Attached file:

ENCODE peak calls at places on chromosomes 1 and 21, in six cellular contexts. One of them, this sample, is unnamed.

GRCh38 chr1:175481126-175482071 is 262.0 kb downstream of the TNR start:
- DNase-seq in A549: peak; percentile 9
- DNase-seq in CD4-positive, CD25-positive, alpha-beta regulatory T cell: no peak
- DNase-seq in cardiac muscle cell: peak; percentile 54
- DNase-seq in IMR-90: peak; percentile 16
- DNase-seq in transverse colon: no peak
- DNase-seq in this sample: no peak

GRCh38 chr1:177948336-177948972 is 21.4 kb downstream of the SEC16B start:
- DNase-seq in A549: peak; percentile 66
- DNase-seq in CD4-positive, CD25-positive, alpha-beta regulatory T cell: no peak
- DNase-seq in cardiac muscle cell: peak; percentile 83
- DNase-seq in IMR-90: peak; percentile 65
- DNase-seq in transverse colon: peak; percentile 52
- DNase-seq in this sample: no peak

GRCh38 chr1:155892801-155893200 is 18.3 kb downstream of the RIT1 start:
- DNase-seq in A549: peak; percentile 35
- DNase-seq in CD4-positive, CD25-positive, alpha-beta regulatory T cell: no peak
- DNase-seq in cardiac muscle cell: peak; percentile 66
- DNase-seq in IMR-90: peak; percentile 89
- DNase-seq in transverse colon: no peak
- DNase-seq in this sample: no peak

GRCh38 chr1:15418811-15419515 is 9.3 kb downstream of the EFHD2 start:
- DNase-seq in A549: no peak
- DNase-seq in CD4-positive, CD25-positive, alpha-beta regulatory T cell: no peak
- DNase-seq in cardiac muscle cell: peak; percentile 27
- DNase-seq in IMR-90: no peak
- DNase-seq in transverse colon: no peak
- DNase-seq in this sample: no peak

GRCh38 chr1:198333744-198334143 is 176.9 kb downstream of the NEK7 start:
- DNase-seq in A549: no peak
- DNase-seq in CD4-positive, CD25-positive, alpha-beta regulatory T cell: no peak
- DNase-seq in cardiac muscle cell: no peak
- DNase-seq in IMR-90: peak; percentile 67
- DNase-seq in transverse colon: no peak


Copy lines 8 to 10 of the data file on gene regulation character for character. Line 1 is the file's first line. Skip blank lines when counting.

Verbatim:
- DNase-seq in this sample: no peak

GRCh38 chr1:177948336-177948972 is 21.4 kb downstream of the SEC16B start:
- DNase-seq in A549: peak; percentile 66